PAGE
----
FORT DODGE, Iowa -- A leisurely stroll around the grounds of Rogers Sports Complex here in "FourDodge,''
The game was invented in Chicago in 1887 and was meant to be played indoors.
It became softball in 1926.
Chicago may have been the mother of invention, but, arguably, Iowa made it famous.
The high school version, generally, and the Girls High School State Championships in particular have been contested in "Little Chicago" for 48 years.
And in the great outdoors, of course.
The Girls of Summer write historic chapters of an intriguing story every year, brightening the dog days going back to 1957 when Somers Cedar Valley won a four-team event and then Argyle, Carson-Macedonia, Lime Springs and Arispe finished 1-2-3-4 in 1958.
Fort Dodge claims a "Little Chicago'' nickname, as does Sioux City.
The crime here is that neither city has produced a state prep softball champ.
- When this tournament was a 16-team, one class affair each team was guaranteed four games and you played back to a 15th-place game.
You might be 25-0 going in and 25-4 leaving town. Some schools have finished both first and last in the summer classic. This year, though, the sponsoring Iowa Girls High School Athletic Union eliminated fifth- and seventh-place games.
Among the reasons -- poor attendance and consolation games sometimes went past midnight. The IGHSAU didn't have to buy 20 extra place trophies (or plaques), either.
All the players, though, got one of those bright yellow softballs.
The decision overall was a prudent one, although not embraced by one and all. The coaches pretty much advocated the reduction of games.
- What towns without pity in sports can do.
Well, try banding and bonding together and play for state titles in all sports, not just softball.
Benton Community school, which wound up an also-ran in the Class 3A tournament last week, is made up of students from eight, that's right, eight communities.
The school, eighth seeded here, lost to the top seed, Davenport Assumption, in the first round.
Benton won the 3A state title in 2016 and the 2A crown 20 years ago. Benton has also won state girls track and field team championships.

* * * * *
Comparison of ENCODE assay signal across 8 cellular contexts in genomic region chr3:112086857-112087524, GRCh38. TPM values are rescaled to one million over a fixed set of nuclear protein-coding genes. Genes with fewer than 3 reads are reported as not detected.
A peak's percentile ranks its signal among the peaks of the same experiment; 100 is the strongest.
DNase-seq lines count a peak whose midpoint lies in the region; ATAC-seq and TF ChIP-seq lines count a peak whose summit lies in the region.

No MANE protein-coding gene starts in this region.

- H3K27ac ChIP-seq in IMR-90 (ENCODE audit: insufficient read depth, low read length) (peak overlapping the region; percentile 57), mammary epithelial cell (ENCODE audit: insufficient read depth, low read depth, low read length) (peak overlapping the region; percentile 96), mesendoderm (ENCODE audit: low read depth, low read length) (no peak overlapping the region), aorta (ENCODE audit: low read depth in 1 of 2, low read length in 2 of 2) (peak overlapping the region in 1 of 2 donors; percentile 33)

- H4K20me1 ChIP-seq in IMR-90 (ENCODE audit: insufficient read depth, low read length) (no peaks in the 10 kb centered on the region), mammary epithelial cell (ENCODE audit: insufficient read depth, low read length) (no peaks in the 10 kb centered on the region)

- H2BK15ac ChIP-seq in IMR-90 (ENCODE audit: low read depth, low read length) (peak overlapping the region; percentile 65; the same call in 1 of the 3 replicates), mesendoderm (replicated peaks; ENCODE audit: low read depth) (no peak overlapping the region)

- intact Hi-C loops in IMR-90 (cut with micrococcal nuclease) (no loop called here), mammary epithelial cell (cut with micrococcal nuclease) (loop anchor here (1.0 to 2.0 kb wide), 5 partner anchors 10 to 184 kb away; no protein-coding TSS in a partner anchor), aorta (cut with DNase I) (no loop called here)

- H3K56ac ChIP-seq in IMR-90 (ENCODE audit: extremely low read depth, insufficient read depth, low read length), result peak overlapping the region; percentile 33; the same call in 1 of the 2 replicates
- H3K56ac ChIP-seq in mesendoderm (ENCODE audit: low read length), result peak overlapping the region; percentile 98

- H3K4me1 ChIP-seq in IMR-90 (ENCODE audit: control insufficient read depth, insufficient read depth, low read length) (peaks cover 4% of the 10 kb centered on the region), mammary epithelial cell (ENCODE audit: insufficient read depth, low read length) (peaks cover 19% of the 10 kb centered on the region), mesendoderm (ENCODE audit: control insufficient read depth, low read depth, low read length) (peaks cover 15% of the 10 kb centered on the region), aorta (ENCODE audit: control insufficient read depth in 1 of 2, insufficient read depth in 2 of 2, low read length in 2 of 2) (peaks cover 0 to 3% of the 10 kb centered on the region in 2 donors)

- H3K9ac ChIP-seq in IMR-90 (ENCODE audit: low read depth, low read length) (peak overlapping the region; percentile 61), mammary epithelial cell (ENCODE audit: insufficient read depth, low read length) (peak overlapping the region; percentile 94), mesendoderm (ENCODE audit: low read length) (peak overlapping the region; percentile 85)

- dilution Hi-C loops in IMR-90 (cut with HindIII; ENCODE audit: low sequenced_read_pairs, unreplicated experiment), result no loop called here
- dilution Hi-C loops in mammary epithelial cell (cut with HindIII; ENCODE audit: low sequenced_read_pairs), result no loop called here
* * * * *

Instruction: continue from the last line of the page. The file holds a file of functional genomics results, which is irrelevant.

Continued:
The high school is in Van Horne, which won Iowa's girls state basketball crown in 1962 and have also won prep baseball titles.
The other towns feeding the district are Norway, Keystone, Blairstown, Elberon, Watkins, Atkins and Newhall. Former Outland Trophy winner Chad Henninngs (Air Force and Dallas Cowboy) is a graduate of the school.
Before joining Benton in 1991, Norway High, as you well know, won several baseball titles and was featured in the well-received Final Season movie starring Powers Booth and Sean Astin.
The school district is the second-largest in the state (square miles) to Western Dubuque in northeast Iowa.
You might remember, Benton lost to Kingsley-Pierson in the eight-team summer state tourney in 1967 after edging K-P in the title game the summer before.
- Another chance.
The Davenport Assumption team that trimmed Roland-Story in the 3A title game took a 44-game winning streak into the regular season and stretched the streak to 55 before losing to Pleasant Valley.
The two 2017 state champs, Pleasant Valley in 5A, would end up meeting three times with three losses accounting for Assumption's setbacks in a 39-3 campaign.
Plleasant Valley,as did Assumption, returned eight starters and clipped Indianola in the 5A title game for its second straight championship.
- A Sioux City school has never won a girls state softball championship.
North came closest in 2008 as the 4A runner-up to West Des Moines Valley in a drenching rain-shortened non-classic.
Do you suppose the reason that Sioux City's demise in the sport has somewhat declined since fast-pitch men's and women's softball began in steady slide into oblivion in Our Town around the turn of the century?
- In case you haven't' been counting, old Leeds High grad Frank Huston now leads active softball coaches in the Hawkeye State with 1,824 triumphs (second all-time in Iowa, too) , most of them at Ottumwa High.
His Ottumwa team lost 3-2 to eventual state runner-up Indianola in a regional final, the third time Indy had won showdowns featuring the two during the season, and finished 28-12.
- Grand performances.
Two of Iowa's winningest coaches met in a first-round Class 4A duel of a couple alphabet schools -- ADM and DC-G Dallas Center-Grimes coached by Steve Schlafke, was 1,214-801 in 43 years, 16 at DC-G.
Meanwhile, Adel-DeSoto-Minburn's Rick Dillinger, was 1,171-554 in 42 years, but just five at ADM.
Libson's Bob Bunting, in his 49th season, all at the suburban Cedar Rapids school, was 1,162-624 after his team lost to eventual state champ Collins-Maxwell in the 1A semifinals and outlasted Akron-Westfield in the third-place game.
Bunting was recently named national softball coach of the year by the National Athletic Coaches Association.
Longevity, at least with state tourney coaches, isn't trending, as they say.
Next in line on the state tourney win list this summer were Tom Bakey at West Des Moines Valley and Sergeant Bluff-Luton's Tom Prince, Bakey now has 831 wins in 22 seasons.
Prince, who has announced his retirement, was 696-263 after SBL won its opening game, then lost in the 4A semifinals to eventual champ Des Moines Hoover and to Newton in the third-place game.